We took a tour of the new swale systems on a dairy farm outside Cookstown today. The system is a way of capturing and recycling nutrients and minerals that would otherwise be lost.
The system is based on simple principles but a lot of thought has gone into the design.
First of all clean spring water was diverted away from the yard so that it wasn't adding to the volume that needed to be cleaned.
But that still left lots of rainwater falling on roofs and yards where it could pick up manure and head for the river.
This water was all diverted into a system of swales, large trenches dug with a slight slope so that water would flow through it slowly. Water levels can be controlled with pipes that can simply be raised or lowered to allow water from one swale to the next.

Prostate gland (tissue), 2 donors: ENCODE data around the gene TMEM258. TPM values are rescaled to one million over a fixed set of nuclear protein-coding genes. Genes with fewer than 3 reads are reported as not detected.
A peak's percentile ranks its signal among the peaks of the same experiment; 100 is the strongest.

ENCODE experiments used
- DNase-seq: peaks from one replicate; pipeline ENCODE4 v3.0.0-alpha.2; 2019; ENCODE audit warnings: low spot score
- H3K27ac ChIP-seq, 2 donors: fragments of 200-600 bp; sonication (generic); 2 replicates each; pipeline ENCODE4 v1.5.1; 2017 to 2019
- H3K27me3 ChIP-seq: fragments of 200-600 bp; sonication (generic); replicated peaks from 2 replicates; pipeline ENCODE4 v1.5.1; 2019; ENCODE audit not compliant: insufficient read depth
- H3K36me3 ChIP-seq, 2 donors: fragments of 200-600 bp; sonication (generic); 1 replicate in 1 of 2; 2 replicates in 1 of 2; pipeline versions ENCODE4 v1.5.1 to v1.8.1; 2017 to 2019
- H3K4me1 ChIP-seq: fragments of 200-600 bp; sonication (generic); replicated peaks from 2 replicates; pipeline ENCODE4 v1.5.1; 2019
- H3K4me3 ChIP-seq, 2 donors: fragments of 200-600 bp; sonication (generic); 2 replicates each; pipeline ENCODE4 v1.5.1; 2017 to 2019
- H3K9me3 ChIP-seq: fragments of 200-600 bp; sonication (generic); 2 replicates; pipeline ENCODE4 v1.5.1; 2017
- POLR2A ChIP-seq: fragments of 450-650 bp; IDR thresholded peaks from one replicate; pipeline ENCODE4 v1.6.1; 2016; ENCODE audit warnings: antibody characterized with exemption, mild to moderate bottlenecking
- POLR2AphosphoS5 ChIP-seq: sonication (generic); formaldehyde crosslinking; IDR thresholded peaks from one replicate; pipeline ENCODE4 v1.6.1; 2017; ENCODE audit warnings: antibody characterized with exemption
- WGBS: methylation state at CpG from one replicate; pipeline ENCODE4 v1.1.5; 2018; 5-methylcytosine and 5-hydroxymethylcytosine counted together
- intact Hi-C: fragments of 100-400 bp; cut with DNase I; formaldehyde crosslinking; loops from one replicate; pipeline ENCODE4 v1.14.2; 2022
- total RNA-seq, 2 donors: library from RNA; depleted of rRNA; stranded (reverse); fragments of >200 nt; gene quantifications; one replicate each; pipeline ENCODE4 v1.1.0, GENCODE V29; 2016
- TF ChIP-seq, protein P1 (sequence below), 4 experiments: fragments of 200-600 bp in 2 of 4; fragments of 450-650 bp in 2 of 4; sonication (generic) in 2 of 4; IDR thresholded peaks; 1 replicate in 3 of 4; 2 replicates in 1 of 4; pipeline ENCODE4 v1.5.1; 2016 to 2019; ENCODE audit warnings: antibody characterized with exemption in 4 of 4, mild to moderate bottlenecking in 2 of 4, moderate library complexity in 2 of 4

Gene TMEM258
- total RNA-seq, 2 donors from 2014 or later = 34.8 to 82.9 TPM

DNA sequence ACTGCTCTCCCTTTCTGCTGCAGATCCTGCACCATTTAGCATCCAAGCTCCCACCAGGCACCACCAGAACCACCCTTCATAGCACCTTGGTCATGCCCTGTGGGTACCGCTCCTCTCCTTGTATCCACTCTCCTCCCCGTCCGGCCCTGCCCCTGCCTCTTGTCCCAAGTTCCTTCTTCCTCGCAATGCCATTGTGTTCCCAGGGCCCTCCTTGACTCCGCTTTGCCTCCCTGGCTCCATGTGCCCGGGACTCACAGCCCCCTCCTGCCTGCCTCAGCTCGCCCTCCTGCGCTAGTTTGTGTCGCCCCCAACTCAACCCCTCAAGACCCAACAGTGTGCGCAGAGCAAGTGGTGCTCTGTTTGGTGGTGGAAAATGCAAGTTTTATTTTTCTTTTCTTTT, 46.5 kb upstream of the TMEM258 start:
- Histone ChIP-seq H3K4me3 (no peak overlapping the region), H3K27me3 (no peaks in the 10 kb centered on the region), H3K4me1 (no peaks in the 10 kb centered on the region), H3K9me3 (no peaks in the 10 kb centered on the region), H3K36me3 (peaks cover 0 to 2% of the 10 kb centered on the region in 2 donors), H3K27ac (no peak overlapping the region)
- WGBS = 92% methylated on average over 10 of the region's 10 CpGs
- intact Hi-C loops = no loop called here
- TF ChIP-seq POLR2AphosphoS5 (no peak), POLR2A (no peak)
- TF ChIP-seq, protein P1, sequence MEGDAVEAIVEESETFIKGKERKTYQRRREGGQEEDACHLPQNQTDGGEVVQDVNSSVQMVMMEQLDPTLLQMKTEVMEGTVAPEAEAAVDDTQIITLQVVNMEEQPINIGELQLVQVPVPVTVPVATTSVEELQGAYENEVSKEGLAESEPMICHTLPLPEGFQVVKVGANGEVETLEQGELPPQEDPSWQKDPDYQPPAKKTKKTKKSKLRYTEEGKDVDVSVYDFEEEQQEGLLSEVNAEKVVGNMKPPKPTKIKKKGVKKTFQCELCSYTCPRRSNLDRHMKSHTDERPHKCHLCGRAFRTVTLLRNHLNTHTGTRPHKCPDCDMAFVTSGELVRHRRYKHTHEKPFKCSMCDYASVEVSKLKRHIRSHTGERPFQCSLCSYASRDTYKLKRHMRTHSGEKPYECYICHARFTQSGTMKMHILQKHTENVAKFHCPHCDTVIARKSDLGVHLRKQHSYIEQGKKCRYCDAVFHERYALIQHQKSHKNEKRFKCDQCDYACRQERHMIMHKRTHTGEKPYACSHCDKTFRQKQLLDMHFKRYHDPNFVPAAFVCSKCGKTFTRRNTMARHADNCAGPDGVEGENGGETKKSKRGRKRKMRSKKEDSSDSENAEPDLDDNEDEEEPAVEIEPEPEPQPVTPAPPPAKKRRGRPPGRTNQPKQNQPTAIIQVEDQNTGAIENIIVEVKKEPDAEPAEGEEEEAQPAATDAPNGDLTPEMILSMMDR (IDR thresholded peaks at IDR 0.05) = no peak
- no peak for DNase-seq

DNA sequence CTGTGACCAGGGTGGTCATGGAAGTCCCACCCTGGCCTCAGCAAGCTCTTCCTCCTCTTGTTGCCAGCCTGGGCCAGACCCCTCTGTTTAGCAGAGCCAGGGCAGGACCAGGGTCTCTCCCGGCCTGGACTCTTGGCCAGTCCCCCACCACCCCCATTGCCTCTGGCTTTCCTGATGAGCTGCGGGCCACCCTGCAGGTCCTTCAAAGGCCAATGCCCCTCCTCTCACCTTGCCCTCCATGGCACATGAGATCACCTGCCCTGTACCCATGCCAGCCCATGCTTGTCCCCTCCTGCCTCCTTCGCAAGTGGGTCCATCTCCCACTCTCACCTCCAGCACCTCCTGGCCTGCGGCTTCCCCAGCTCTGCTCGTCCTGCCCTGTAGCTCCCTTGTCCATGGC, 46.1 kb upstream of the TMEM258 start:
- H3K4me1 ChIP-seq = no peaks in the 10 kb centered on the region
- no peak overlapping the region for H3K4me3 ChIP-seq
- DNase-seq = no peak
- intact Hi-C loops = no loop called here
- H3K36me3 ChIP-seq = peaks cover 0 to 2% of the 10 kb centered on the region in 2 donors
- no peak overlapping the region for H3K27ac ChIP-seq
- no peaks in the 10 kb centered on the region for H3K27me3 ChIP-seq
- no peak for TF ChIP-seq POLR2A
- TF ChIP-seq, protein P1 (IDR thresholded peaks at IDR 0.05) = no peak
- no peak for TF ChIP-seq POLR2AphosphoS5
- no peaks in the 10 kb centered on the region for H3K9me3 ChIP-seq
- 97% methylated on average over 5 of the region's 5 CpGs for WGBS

The swales were planted up with comfrey which 'mines' nutrients, pulling nitrogen, phosphorus and potassium up into the leaves. This can be harvested and used in feed or to make fertiliser.
At the bottom of the system is willow and on this farm there is a perfect demonstration of why we should be recycling nutrient - the willow that aren't getting water from the swales are about 3 ft where the willows receiving water from the swales are about 11 ft - the willow can be used as fodder or harvested for biomass.
Harvesting the comfrey and the willow is bringing valuable nutrient back into the system. The plants are playing another role in supporting pollinators and providing habitat.
We learned how to check the quality of our rivers and streams, signs of pollution and indicator species.
We then went to see different system where the swales were filled in with pebbles so the whole system was using very little land and the land could still be productive.
The visits will be run again next Tuesday 18th and are well worth a trip. Book here.